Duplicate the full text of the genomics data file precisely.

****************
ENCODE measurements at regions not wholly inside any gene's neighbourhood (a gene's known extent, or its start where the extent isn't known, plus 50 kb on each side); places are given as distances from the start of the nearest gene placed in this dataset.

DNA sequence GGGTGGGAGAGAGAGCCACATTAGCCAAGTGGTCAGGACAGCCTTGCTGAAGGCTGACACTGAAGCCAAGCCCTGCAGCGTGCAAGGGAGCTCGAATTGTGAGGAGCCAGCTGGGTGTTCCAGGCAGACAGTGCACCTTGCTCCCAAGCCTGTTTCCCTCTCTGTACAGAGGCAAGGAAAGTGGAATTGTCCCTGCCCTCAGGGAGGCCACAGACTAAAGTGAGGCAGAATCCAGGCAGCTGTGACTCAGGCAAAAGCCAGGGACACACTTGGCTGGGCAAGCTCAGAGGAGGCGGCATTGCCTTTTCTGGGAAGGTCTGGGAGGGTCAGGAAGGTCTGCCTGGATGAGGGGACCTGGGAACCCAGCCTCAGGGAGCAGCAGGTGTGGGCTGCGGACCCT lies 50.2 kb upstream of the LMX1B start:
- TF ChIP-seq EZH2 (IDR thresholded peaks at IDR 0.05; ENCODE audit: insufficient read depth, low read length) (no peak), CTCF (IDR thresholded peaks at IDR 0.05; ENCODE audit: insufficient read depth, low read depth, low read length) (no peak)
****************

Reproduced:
ENCODE measurements at regions not wholly inside any gene's neighbourhood (a gene's known extent, or its start where the extent isn't known, plus 50 kb on each side); places are given as distances from the start of the nearest gene placed in this dataset.

DNA sequence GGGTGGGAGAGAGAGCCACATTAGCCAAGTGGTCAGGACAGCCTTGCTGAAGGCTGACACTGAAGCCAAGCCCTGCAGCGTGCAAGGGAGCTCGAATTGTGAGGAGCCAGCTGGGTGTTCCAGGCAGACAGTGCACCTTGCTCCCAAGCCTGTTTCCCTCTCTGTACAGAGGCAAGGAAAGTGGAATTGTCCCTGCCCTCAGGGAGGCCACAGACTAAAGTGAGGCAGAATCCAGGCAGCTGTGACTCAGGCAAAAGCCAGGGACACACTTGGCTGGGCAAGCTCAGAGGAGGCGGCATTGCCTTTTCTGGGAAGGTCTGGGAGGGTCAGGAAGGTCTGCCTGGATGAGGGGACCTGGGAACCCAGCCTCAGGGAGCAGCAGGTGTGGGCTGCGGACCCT lies 50.2 kb upstream of the LMX1B start:
- TF ChIP-seq EZH2 (IDR thresholded peaks at IDR 0.05; ENCODE audit: insufficient read depth, low read length) (no peak), CTCF (IDR thresholded peaks at IDR 0.05; ENCODE audit: insufficient read depth, low read depth, low read length) (no peak)